“They couldn’t get kids back into school in June. They couldn’t work out a fair system to get exams marked,” he said.
“They couldn’t get protective equipment to care workers and they wasted millions of your money in the process.
“Their failure to protect care homes is a national scandal. They still can’t organise a testing regime that’s even serviceable, let alone world-beating.”
He said Mr Johnson was “just not serious” and “he’s just not up to the job”.
Sir Keir, a former director of public prosecutions, said: “While Boris Johnson was writing flippant columns about bendy bananas, I was defending victims and prosecuting terrorists.
“While he was being sacked by a newspaper for making up quotes, I was fighting for justice and the rule of law.”
On Brexit, one of the key factors in Labour’s defeat, Sir Keir attempted to draw a line under the Leave/Remain battles.
But he insisted the Prime Minister had to get a deal with Brussels to protect businesses and working people.
“If the Prime Minister fails to get one, he will be failing Britain. If that happens, he’ll have nobody to blame but himself.
“And he will have to own that failure. It will be on him.”
Despite his attacks on the Government, Sir Keir said Labour also had to be “brutally honest” in its examination of its own failures.
“When you lose an election in a democracy, you deserve to,” he said.
“You don’t look at the electorate and ask them: ‘What were you thinking?’ You look at yourself and ask: ‘What were we doing?’
“The Labour Party has lost four general elections in a row. We’ve granted the Tories a decade of power.
“The Tories have had as many election winners in five years as we’ve had in 75.”
It was now time to get “serious about winning”, Sir Keir, said as he gave himself the job of emulating Clement Attlee, Harold Wilson and Tony Blair.
The party’s next election manifesto “will be rooted in Labour values”, but “it won’t sound like anything you’ve heard before”.
He said Labour could only win back trust by providing “security and opportunity at work” and ending “structural flaws in our economy” that meant people had barely had a pay rise for a decade.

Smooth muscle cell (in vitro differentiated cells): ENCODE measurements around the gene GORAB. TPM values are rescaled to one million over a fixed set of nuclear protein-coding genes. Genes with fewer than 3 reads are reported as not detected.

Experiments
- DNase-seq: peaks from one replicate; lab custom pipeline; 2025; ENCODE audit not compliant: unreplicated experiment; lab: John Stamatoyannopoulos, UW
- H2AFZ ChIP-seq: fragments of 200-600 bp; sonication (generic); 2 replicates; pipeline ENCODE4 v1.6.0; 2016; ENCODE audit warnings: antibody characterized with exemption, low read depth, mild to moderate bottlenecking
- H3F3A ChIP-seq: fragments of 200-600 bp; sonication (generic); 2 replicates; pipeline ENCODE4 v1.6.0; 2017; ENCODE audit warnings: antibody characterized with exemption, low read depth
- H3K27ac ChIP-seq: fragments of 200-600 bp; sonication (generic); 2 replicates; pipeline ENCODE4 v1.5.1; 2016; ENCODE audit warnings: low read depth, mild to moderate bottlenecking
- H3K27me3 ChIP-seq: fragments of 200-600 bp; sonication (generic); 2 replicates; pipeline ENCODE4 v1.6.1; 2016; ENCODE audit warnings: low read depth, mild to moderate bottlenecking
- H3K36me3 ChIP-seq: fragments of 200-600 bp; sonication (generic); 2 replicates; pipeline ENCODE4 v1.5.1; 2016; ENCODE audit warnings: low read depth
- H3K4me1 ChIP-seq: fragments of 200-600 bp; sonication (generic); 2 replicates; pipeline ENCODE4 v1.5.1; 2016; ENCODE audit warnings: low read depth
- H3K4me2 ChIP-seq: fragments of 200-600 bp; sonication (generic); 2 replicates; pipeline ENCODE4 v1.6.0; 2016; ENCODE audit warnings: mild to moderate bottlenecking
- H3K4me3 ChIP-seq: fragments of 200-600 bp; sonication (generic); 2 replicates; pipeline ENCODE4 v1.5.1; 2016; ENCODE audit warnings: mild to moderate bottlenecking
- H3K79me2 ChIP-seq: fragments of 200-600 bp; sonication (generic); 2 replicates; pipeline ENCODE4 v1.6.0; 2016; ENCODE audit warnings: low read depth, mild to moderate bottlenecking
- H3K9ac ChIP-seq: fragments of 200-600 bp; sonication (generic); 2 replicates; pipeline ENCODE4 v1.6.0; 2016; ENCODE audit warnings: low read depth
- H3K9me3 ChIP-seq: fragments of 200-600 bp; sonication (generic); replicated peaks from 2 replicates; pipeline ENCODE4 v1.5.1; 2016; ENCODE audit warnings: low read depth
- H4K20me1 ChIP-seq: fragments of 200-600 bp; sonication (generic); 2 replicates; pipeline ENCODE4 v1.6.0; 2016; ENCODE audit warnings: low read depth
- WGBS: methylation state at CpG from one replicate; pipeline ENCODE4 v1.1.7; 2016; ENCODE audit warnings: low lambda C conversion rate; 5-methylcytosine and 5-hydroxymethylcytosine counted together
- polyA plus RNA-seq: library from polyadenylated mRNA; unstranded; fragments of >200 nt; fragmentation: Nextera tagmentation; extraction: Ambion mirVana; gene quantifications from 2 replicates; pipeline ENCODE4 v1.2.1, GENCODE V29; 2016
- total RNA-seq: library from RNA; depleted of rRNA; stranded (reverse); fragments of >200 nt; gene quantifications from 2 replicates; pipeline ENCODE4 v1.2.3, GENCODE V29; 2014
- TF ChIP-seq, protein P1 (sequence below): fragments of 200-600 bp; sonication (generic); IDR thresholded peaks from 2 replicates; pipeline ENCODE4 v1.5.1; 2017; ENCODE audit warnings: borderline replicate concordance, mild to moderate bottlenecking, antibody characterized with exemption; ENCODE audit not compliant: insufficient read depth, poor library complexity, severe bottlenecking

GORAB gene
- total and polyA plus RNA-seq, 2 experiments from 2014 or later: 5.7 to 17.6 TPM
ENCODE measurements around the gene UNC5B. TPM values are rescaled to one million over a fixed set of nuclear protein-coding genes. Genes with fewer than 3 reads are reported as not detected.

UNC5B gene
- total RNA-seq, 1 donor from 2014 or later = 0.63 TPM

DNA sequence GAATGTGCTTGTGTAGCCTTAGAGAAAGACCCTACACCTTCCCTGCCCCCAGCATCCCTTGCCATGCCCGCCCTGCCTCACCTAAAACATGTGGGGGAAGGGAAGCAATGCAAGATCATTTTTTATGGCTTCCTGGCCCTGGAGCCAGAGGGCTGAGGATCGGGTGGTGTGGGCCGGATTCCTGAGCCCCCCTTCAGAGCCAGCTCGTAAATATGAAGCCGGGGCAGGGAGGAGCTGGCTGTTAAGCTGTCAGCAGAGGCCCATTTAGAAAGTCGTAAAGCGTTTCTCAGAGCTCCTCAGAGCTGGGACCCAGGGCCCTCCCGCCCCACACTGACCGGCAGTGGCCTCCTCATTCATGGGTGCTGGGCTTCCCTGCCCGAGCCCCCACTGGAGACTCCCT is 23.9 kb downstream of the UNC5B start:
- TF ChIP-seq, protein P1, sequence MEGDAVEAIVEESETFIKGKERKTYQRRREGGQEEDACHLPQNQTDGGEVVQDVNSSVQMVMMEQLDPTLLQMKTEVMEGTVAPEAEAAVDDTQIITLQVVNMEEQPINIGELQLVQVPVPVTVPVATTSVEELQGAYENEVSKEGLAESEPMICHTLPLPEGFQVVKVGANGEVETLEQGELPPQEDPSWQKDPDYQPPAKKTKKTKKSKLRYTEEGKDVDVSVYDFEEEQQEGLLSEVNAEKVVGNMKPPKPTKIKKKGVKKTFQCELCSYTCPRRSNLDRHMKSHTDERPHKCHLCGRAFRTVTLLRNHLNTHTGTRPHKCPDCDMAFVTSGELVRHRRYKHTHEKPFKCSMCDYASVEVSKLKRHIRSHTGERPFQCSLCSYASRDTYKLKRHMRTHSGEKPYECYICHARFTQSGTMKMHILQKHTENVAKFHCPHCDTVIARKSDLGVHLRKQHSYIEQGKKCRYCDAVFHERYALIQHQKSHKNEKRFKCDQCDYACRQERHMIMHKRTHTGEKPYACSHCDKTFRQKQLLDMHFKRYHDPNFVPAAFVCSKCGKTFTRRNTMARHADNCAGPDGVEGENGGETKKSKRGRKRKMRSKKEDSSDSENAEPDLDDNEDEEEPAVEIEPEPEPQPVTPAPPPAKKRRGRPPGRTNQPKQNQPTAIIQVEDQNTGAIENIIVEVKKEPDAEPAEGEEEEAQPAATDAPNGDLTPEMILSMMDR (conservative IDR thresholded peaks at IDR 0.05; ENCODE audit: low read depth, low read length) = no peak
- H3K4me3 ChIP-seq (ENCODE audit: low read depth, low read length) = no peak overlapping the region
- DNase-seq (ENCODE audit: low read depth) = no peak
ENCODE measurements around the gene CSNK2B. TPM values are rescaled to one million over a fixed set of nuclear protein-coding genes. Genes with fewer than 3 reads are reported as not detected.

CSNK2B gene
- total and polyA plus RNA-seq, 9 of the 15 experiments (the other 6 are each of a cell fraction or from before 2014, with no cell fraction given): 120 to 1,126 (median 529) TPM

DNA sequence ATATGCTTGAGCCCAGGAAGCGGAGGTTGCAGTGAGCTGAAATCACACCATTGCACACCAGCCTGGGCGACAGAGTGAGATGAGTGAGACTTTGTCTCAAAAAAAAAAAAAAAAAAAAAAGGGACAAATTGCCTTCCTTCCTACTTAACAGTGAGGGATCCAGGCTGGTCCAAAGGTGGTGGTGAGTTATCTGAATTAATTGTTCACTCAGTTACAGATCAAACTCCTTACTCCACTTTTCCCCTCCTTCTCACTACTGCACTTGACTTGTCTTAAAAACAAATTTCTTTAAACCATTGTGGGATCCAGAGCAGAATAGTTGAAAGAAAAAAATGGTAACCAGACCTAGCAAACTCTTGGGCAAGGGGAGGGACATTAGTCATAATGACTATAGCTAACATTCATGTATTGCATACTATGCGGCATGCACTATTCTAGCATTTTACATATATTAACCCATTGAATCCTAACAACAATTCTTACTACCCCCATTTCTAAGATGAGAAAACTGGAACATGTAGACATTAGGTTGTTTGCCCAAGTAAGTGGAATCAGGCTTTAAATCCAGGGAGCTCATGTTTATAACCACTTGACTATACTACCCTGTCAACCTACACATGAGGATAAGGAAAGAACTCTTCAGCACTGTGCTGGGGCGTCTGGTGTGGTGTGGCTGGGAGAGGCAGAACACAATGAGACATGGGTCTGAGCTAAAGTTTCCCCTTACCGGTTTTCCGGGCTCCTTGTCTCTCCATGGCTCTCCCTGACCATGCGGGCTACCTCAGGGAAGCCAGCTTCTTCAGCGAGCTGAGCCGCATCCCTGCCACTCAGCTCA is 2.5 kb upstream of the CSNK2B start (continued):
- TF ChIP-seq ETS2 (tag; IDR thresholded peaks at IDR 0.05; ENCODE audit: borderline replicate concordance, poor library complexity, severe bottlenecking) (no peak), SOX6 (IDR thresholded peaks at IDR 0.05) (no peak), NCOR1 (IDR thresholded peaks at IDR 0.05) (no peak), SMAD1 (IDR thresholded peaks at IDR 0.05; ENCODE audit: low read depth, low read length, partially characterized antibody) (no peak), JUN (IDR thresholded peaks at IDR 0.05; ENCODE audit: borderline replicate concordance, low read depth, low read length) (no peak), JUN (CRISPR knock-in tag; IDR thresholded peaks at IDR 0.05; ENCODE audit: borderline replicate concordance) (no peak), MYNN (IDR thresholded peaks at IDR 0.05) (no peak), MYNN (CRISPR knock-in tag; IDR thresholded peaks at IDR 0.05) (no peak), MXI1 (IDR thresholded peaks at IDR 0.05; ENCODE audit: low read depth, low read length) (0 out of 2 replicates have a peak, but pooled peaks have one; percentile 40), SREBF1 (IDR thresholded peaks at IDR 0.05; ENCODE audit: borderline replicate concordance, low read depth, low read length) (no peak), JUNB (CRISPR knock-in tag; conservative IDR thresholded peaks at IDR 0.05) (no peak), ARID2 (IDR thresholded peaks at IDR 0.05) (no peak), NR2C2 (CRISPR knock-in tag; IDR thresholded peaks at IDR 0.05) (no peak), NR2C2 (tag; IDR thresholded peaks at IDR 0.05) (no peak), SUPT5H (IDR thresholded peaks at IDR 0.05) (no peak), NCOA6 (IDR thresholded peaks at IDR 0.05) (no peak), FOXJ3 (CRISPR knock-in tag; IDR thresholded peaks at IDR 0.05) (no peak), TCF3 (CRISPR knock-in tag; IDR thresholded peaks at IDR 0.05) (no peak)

The party would fix the housing crisis, he said, and understand the need for an economy that tackles climate change.
Winning the next election would mean being a party that “guarantees the security and integrity of this nation”.
Labour would give “young people the start in life they deserve” and “older people the dignity that they’ve earned”.
He called on the Prime Minister to end a “decade of drift” by coming up with a plan to fix social care.
Sir Keir also called on Boris Johnson to bring forward a national strategy enforced by an independent body “to close the education gap” as he pressured the Prime Minister over the exams fiasco and delays in getting children back to school during the pandemic.
The Labour leader acknowledged the party faced a difficult path back to power.
“Trust takes time,” he said. “It starts with being a credible Opposition. With taking the job seriously. That’s what we will do.
“So to those people in Doncaster and Deeside, in Glasgow and Grimsby, in Stoke and in Stevenage, to those who have turned away from Labour, I say this: We hear you.
“Never again will Labour take you or the things you care about for granted. And I ask you: Take another look at Labour.”